Everyday Girl Guide to: Happiness (Spiritual Assessment)

May 6, 2014

Maybe I was avoiding this one.  I know my spiritual assessment is not going to be good.  I have been slipping steadily for the last six years (you make one wrong choice and it can take a lot to get back to making the right choices).

Still, if you’re not growing, you’re going backwards, and I want to grow.

The UCR Wellness Center lists several things for checking your spiritual health.  Even if you don’t think you’re religious, you still have a spiritual side, so this is for everyone:

  • Do I make time for relaxation in my day?  I am actually much better at this than I used to be.  I used to be so OCD that if I wasn’t doing something (or multiple things), I got twitchy.  Now I’ve improved immensely.
  • Do I make time for meditation or prayer?  Ouch.  For some people, this is straight-out prayer or ohm or whatever.  For some it is journaling (including some amazing prayer warriors).  It’s a matter of getting it all out on the table, inspecting it, and dealing with it.  I don’t do this.  Well, now that I’m blogging again, this is a little bit of that, but I worry about what you all think on occasion.  I need to do more praying.
  • Do my values guide my decisions and actions?  They didn’t for a while.  I justified a lot of things with the word “fair” or “I deserve”.  If I really got what I deserve, you’d want to stand back a bit.
  • Am I accepting of the viewpoints of others?  Ooh, I’m actually much better at this, too.  I can’t change you.  I’ve started not even wanting to change others.  If you want your opinion, go for it.  I have mine; I know what I believe and why I believe it.  When people want to have a good, clean discussion about something and we have alternate viewpoints, I can get into the discussion without getting frustrated.

To me, there is a lot more to spiritual health than what is here, though.  Am I carrying around guilt?  Unforgiveness?  To me, those are more spiritual than social.

Here are my goals:

Short-Term (3 Months)

* Do the Beth Moore study Breaking Free (with workbook)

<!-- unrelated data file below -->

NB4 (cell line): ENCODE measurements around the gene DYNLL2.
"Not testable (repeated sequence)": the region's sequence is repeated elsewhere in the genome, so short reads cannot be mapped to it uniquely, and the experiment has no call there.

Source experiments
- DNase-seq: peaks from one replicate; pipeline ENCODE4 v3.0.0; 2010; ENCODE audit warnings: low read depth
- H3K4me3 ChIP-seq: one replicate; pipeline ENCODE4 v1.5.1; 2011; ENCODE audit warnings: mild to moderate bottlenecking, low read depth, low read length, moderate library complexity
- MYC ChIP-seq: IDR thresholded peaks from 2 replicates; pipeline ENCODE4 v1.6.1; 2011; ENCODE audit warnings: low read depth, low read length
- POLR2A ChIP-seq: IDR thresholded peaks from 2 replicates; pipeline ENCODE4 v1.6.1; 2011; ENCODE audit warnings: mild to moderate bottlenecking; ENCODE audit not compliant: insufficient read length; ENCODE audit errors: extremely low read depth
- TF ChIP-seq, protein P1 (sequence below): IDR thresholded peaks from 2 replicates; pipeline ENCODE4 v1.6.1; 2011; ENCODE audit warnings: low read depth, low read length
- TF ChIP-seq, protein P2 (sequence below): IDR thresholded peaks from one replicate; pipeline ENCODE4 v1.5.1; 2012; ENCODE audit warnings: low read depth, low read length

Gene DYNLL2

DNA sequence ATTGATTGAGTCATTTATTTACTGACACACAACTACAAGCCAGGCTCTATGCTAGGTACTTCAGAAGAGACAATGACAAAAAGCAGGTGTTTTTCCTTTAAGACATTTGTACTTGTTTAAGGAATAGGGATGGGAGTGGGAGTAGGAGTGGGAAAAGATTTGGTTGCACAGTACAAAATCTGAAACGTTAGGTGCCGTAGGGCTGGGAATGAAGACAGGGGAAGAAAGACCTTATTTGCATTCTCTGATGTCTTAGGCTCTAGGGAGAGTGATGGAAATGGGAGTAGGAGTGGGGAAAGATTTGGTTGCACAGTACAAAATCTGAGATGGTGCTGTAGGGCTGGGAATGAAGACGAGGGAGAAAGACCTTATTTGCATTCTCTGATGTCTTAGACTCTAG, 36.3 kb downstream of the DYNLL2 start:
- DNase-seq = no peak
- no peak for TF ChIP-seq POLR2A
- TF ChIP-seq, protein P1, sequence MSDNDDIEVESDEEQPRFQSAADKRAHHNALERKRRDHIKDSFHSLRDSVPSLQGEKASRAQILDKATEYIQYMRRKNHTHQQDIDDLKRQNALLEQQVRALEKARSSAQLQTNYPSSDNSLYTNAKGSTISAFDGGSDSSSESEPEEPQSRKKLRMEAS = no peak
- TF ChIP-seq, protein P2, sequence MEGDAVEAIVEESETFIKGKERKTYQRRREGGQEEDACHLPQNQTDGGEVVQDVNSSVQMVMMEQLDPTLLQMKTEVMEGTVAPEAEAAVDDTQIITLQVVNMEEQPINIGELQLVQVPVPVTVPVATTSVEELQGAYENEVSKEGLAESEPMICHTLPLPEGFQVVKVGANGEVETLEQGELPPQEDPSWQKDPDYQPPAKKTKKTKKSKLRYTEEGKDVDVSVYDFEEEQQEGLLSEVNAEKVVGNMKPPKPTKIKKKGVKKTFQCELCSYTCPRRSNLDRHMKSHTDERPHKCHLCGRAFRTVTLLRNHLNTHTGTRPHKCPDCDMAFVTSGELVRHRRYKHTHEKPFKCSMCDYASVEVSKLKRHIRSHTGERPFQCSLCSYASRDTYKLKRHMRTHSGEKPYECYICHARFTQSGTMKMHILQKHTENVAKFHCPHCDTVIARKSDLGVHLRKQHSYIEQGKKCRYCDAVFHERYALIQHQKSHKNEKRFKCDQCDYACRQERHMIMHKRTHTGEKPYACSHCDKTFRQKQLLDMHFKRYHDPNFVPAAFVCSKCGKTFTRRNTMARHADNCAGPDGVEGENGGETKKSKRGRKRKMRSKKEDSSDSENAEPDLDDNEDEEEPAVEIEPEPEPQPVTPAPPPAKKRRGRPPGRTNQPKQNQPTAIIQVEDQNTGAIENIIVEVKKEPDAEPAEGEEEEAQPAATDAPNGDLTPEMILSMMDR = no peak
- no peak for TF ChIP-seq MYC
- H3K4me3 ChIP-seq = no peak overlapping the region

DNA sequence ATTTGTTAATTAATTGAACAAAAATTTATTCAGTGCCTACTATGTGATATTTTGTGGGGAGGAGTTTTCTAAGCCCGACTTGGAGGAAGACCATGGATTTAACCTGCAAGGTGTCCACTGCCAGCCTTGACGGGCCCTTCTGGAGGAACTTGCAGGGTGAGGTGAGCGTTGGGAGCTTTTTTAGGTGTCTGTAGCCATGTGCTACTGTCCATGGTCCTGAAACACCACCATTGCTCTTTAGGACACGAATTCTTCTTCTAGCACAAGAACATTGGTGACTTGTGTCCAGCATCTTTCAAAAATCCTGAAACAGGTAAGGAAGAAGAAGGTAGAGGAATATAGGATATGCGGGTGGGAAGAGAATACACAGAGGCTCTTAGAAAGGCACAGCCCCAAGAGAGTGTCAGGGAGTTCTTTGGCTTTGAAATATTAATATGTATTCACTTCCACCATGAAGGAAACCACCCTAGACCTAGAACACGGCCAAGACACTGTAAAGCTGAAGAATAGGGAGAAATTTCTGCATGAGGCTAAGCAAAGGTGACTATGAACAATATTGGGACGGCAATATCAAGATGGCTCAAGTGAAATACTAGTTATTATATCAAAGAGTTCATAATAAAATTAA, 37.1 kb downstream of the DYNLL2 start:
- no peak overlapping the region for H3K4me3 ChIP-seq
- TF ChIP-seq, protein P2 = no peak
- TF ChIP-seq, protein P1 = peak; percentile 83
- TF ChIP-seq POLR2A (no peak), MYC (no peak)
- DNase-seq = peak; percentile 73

* Find a church

* Spend daily time (15 minutes/day) in prayer– try it as a journal so I focus better

Medium-Term (One Year)

* Join a church and attend regularly

* Re-read Know What You Believe and Know Why You Believe

* Schedule one true “rest day” per week and one true “rest weekend” per year

Long-Term (Five Years +)

* Put the guilty stuff to rest (it may take the whole five years)

* Get to the point of having a discussion without getting upset when someone else is unfair (yeah, another one that may take the whole five years)

* Be at peace with where I’m at spiritually (but still be growing!)

 

I haven’t had anyone share their goals yet.  If you’re following along, have you been making goals?  I’d love to see them in the comments.

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4 Responses to “Everyday Girl Guide to: Happiness (Spiritual Assessment)”

  1. Alice Says:

    Yes My goal is from your “Emotional Inventory” post. You mentioned that your days consist of Facebook Work and time with your kids. I’ve opted to give up Facebook for a week. No post, No logging in. cold turkey. I am curious if anyone else can do this. Seems as if social media is more important than work or time with family.

    • EverydayGirl Says:

      Good point. I’m trying to get to where I have friends outside Facebook, but my friends are all over the world and I just moved (yet again). So I’m pretty sure I couldn’t do this right now without isolating myself. One of my goals is to get to that point, though, and I applaud your goal to try it. Let me know how it goes?

  2. Alice Says:

    So far it was gone very well. So much so that I am considering deleting my Facebook account. Well you see, I’ve become closer to my friends and family now. Instead of getting on facebook and looking at their pages, I can simply call them and talk, or text, or go to their house for a visit. I’ve already had two gatherings with friends and its been fabulous! Not to forget my family, I never realized until now how distant I’ve become with them. We are starting a weekly Sunday gathering, just family, church and a day of fun, as it should be.

    • EverydayGirl Says:

      My family doesn’t live super-far away, but they don’t live close, either. I try to get together with them once a week. I have no truly local friends, so visiting with friends is a bit of a luxury that I’m working into my budget. But I’m really glad to hear that it’s going well for you; it gives me hope that, with time, I can adjust to that as well.

      Keep me updated? I’d love to hear how it’s going.


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